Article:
Peripheral Artery Disease (P.A.D.)
Frequently Asked Questions
6. What are the tests a doctor might use to tell if I have P.A.D.?
There are several tests used to diagnose P.A.D. These include
- an ankle-brachial index (ABI). This test compares blood pressure in your ankle to blood pressure in your arm. It shows how well blood is flowing in your limbs.
- a Doppler ultrasound. This test looks at blood flow in the major arteries and veins in the limbs. During this test, a handheld device is placed on your body and passed back and forth over the affected area. A computer converts sound waves into a picture of blood flow in the arteries and veins. The results of this test can show whether a blood vessel is blocked. The results also can help show the severity of P.A.D.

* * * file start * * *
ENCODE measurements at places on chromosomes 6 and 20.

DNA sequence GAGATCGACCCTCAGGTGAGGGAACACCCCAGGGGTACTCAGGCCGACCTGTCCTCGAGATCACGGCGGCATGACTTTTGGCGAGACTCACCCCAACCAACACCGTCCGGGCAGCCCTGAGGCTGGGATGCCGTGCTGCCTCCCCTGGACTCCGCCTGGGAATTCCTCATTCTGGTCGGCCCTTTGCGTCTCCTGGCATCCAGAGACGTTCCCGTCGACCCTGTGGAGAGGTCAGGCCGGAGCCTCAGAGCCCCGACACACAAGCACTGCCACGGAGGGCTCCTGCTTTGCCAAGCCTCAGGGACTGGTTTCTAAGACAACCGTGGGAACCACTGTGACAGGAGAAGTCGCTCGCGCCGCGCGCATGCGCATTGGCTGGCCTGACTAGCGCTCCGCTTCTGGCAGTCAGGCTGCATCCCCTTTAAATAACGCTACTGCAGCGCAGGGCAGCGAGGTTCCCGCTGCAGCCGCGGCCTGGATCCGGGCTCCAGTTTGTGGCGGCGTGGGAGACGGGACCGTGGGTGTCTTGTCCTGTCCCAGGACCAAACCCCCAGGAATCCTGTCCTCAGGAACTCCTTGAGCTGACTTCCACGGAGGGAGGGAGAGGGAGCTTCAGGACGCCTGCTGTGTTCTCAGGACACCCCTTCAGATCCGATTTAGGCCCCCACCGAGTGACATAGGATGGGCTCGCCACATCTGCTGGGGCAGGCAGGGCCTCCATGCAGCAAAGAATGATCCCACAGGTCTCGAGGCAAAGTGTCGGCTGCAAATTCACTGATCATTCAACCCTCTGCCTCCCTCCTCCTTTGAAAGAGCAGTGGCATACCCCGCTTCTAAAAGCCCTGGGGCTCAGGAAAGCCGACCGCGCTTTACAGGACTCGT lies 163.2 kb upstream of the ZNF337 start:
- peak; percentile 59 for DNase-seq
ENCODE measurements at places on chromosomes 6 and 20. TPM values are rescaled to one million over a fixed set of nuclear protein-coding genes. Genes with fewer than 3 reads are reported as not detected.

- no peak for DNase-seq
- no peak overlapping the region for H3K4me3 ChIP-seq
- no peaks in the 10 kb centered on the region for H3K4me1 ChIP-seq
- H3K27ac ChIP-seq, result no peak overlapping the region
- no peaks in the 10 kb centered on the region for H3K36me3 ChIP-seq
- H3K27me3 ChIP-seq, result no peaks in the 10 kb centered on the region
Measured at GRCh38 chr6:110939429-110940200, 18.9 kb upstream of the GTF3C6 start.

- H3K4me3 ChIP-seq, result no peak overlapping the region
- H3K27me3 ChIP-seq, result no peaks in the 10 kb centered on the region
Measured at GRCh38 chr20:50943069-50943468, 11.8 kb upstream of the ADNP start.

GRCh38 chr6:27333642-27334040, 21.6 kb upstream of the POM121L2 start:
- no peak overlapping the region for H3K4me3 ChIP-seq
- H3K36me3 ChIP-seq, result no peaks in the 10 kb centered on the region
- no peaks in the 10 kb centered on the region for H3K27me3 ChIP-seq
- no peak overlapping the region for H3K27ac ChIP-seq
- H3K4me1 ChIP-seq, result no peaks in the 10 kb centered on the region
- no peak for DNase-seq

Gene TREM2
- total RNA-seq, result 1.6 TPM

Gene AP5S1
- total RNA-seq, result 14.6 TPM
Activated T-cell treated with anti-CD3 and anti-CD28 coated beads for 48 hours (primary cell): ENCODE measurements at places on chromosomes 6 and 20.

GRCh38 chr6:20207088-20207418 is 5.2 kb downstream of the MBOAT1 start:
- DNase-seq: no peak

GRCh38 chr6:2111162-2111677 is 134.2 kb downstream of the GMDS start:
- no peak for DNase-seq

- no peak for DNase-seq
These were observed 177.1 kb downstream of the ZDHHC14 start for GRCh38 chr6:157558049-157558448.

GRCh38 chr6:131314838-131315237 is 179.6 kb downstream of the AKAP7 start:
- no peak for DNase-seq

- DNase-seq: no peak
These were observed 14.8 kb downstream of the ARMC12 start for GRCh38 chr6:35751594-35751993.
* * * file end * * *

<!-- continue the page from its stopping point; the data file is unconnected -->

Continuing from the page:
- a treadmill test. This test shows if you have any problems during normal walking, how severe your symptoms are, and what level of exercise brings them on. You will walk on a treadmill during the test. You may have an ABI test before and after the treadmill test. This will help compare blood flow in your arms and legs before and after exercise.
- a magnetic resonance angiogram (MRA). This test uses magnetic and radio waves to take pictures of your blood vessels. An MRA can find the location and severity of a blocked blood vessel .
- an arteriogram. This test is used to find the exact location of a blocked artery. Dye is injected through a needle or catheter (tube) into an artery, then an X-ray is taken. The X-ray can show the location, type, and extent of the blockage in the artery.
- blood tests. These tests check for P.A.D. risk factors such as diabetes and high blood cholesterol levels.